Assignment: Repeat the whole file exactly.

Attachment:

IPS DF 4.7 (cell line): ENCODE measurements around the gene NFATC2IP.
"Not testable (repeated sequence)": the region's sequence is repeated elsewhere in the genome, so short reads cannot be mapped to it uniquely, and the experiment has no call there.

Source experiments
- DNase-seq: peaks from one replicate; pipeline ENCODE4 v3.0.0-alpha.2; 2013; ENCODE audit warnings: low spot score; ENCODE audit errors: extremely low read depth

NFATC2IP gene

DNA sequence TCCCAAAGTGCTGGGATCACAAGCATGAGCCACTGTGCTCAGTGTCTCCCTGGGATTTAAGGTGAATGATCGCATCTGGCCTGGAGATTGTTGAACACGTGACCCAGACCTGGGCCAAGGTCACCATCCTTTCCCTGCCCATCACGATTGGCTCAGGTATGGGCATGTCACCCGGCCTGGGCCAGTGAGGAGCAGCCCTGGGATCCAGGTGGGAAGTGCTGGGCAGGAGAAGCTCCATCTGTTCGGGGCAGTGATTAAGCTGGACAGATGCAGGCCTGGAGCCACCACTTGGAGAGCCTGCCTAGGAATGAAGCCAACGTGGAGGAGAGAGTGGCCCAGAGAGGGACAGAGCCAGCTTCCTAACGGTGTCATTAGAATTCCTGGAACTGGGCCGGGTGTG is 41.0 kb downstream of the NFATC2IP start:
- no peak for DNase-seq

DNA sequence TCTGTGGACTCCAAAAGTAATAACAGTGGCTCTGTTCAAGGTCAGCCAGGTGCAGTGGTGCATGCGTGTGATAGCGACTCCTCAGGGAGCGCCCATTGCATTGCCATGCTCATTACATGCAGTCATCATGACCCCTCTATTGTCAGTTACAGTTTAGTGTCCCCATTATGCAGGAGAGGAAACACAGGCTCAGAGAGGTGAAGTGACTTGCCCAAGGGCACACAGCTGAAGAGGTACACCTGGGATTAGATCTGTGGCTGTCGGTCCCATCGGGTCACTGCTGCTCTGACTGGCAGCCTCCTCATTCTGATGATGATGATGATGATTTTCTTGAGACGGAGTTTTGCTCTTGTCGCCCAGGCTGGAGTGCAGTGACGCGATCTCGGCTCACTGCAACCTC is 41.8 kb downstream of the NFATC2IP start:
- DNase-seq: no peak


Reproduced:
IPS DF 4.7 (cell line): ENCODE measurements around the gene NFATC2IP.
"Not testable (repeated sequence)": the region's sequence is repeated elsewhere in the genome, so short reads cannot be mapped to it uniquely, and the experiment has no call there.

Source experiments
- DNase-seq: peaks from one replicate; pipeline ENCODE4 v3.0.0-alpha.2; 2013; ENCODE audit warnings: low spot score; ENCODE audit errors: extremely low read depth

NFATC2IP gene

DNA sequence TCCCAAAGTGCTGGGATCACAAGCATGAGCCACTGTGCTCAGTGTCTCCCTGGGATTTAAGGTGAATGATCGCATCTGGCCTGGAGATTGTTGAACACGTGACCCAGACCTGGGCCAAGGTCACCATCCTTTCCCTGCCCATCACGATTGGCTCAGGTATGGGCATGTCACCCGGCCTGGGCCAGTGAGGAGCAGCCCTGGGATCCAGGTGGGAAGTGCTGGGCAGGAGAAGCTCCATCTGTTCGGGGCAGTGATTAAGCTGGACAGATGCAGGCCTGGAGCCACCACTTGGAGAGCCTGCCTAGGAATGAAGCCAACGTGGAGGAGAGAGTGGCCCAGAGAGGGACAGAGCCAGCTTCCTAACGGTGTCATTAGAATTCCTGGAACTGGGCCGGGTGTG is 41.0 kb downstream of the NFATC2IP start:
- no peak for DNase-seq

DNA sequence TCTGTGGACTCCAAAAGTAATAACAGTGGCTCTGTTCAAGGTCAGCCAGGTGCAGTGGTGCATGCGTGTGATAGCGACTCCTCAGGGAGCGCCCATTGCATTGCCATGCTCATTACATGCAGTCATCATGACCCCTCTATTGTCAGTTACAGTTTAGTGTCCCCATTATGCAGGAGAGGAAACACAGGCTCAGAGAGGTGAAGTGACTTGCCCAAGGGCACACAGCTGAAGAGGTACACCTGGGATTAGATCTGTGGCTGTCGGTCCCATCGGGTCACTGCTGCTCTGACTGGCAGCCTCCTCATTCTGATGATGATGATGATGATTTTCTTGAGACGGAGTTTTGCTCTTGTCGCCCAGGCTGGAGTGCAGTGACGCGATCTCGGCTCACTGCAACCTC is 41.8 kb downstream of the NFATC2IP start:
- DNase-seq: no peak